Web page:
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Bode Miller Wins Second Straight Event

MADONNA diCAMPIGLIO, Italy (Dec. 10) -- Bode Miller (Franconia, NH) took the first-run lead in a World Cup slalom Monday night and -- responding to "the greatest pressure I've ever felt in a ski race" -- added time on his final run to win his second World Cup race in less than 36 hours, the first slalom win by a U.S. man since 1983. Two other U.S. skiers also broke into the top 25.

Outdoor Life Network will broadcast coverage of the win, which followed Miller's giant slalom victory Sunday in Val d'Isere, France, Thursday at 9 p.m. EST.

"Just standing there at the top of the world on his final run, I knew I could do it," Miller, 24, a Carrabassett Valley Academy alumnus who born at home, told American reporters in a 30-minute teleconference call.

Jesse Hunt, U.S. men's slalom/GS head coach, said, "We're making history. It's pretty exciting. ... Bode's skiing with such confidence now." After Stephan Eberharter of Austriawon the super G and downhill in Val d'Isere to take the World Cup points lead, Miller has won the last two races and climbed right in behind him, just 15 points off the pace of Eberharter, who doesn't normally ski slalom.

Miller, who started his podium run November 26 by coming out of the No. 54 start to finish second in the second slalom of the Chevy Truck Aspen Winternational, was 0.13 seconds ahead of Italy's Giorgio Rocca after the first run with Tom Stiansen of Norway sitting third, 0.43 back. Jean Pierre Vidal of France and Austrian Benjamin Raich, the defending World Cup SL champion, completed the top five, another 0.2 out.

He watched on a television at the start as each of his main competitors went through their second run and lit up the hill. "I loved the challenge," Miller said. "I think that was the most pressure I've ever felt in a ski race. I led the first run," Miller explained, "but I've never won a slalom, and then the guys ahead of me on the second run -- JP, Stiansen, Rocca -- go down and take the lead by a half a second...I thought every one of 'em put down an incredible run. I thought JP's run was perfect. Then I saw Rocca come down and beat him..."

His winning two-run time was 1:36.01 with Rocca taking second place in 1:36.53. Stiansen was third with a total of 2:36.92. Casey Puckett (Aspen, CO), Miller's saddlemate on the seven-hour drive Sunday night from Val d'Isere, survived a major error at the bottom of his second run to finish 15th in 1:38.05 while Erik Schlopy (Park City, UT) was 24th in 1:38.64.

"The first run I skied well but I didn't ski the first run the way I did the second. I was 25th in the first run and it was a little sketchy. I held back in a few spots," Miller said.

"I felt I could do anything"
"Slalom is a real finicky sport. Small, small things can catch you and take you out of a course. Some of it can just be in your head and if you just get in that zone and can do anything you want, and that's what happened to me tonight...I felt I could do anything...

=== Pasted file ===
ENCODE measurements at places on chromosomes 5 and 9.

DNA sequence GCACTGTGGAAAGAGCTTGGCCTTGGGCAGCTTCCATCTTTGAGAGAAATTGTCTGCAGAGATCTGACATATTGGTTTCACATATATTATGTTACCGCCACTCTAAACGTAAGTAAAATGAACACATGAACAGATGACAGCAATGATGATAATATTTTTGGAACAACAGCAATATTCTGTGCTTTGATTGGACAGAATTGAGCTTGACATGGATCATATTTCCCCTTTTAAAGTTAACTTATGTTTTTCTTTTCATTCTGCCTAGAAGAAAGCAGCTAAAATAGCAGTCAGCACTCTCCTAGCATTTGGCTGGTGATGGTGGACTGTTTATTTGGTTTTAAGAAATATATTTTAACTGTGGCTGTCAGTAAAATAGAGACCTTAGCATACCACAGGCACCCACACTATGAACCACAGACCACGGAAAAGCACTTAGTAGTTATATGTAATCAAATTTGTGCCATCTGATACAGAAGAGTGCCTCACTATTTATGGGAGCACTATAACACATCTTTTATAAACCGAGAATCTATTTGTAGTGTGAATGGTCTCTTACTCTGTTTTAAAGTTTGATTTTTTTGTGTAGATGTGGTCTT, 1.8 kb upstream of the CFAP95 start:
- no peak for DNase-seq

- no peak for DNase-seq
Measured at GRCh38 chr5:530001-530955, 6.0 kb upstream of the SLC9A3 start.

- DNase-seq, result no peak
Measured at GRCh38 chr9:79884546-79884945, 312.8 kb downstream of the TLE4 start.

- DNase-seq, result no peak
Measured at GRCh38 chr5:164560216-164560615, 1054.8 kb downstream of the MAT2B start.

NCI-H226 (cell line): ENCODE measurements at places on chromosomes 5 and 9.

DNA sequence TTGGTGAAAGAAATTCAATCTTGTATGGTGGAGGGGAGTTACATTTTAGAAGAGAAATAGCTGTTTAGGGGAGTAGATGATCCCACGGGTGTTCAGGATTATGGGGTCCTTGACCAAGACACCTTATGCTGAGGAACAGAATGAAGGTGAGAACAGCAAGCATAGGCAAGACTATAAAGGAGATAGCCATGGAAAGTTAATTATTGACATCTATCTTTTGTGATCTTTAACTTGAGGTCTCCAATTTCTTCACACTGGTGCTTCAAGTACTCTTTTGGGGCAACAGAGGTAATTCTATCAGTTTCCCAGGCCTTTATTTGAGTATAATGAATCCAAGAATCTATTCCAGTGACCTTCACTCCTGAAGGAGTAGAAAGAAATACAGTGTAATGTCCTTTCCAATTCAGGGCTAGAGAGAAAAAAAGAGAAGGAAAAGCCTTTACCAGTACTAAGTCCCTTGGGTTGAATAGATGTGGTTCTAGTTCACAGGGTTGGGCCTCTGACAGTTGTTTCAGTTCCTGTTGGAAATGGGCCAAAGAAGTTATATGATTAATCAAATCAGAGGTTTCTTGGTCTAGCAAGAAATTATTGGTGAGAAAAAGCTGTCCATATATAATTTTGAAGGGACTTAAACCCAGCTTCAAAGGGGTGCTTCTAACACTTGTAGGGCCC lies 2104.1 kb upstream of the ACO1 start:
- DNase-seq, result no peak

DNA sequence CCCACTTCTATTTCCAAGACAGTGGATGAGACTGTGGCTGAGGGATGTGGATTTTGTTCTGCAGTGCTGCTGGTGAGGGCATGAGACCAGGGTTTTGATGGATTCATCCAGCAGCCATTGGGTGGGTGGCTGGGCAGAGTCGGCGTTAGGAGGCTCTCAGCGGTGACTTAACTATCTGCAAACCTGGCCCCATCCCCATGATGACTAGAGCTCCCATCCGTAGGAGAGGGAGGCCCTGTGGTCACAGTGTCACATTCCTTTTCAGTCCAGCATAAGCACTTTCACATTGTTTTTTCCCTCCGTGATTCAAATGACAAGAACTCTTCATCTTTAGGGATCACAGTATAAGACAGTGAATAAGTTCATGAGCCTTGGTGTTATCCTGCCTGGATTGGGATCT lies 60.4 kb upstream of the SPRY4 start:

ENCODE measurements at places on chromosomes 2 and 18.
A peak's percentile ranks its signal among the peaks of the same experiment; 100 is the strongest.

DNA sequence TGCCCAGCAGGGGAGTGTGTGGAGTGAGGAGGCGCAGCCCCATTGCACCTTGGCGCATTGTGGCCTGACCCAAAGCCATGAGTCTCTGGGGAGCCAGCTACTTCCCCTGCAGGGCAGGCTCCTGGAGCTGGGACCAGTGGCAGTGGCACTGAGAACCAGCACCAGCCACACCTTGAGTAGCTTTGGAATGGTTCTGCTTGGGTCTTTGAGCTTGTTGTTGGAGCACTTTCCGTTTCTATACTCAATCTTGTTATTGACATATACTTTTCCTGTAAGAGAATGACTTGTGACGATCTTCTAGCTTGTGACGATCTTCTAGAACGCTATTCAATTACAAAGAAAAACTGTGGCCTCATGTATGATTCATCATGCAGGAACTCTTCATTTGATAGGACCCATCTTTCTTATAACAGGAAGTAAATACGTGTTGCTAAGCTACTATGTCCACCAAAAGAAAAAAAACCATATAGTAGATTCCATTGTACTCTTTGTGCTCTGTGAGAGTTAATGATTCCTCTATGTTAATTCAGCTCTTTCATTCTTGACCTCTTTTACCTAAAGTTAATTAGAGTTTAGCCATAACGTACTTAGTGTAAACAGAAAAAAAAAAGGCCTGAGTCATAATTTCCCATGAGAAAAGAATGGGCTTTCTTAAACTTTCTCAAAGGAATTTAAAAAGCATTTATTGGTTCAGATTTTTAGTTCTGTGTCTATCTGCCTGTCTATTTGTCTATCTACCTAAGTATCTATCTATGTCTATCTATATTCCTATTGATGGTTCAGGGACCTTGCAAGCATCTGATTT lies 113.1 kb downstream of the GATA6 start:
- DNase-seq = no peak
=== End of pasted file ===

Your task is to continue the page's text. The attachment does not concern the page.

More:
"The last few years I'd felt good but things just didn't go my way. When you get into it, though, things can go your way. The way I skied tonight," he said, "it was unbeatable. It was heaven."

He added, "The second run wasn't ballistic. I could've skied faster. I had confidence I could do what I needed to do. I looked at the course and felt great."

Ski racing is something an athlete works at for years, many without achieving success, "and in the last two days," Miller said, "everything's come true -- and that's whathappened to me."

SL/GS history mini-lesson
The last U.S. slalom victory was by Steve Mahre at St. Anton, Austria, on February 6, 1983. The last back-to-back tech event (i.e., slalom and GS) came the next month when twin brother Phil Mahre won a GS at Aspen March 7, moved around the corner the next day and won another giant slalom at Vail and completed his third consecutive World Cup overall title and his second GS crown by winning March 19, 1983, at Worrld Cup Finals in Furano, Japan. The last back-to-back victories by a U.S. man came less than two years ago when Daron Rahlves (Sugar Bowl, CA) won two downhills in 24 hours on the 1994 Olympic course at Kvitfjell, Norway, north of Lillehammer.

Miller, who was just five when the Mahres were winning, has skied and spoken with the twins at the annual Chevy Truck Return of the Champions, which brings medal-winningAlpine alumni to be with the U.S. Ski Team.

The next men's races will be a super G Friday and downhill Saturday in Val Gardena, Italy, followed by a giant slalom Sunday in nearby Alta Badia.



CAFE DE COLOMBIA WORLD CUP
Madonna diCampiglio, ITA - Dec. 10
Men's Slalom (Night)
1. Bode Miller, Franconia, N.H., 1:36.01
2. Giorgio Rocca, Italy, 1:36.53
3. Tom Stiansen, Norway, 1:36.92
4. Jean Pierre Vidal, France, 1:36.99
5. Kalle Palander, Finland, 1:37.71
-
15. Casey Puckett, Aspen, Colo., 1:38.05
24. Erik Schlopy, Park City, Utah, 1:38.64
-
Did not qualify for 2nd run: Tom Rothrock, Cashmere, Wash.; Chip Knight, Stowe, Vt.; Sacha Gros, Vail, Colo.
--
Cafe de Colombia World Cup
Men's Overall (7 races)
1. Stephan Eberharter, Austria, 340 points
2. Miller, 325
3. Frederic Covili, France, 180
4. Mario Matt, Austria, 175
5. Ivica Kostelic, Croatia, 174
-
43. Puckett, 34
52. Schlopy, 28
63. Daron Rahlves, Sugar Bowl, Calif., 19
97. Marco Sullivan, Tahoe City, Calif., 4
98. Jake Fiala, Frisco, Colo., 3

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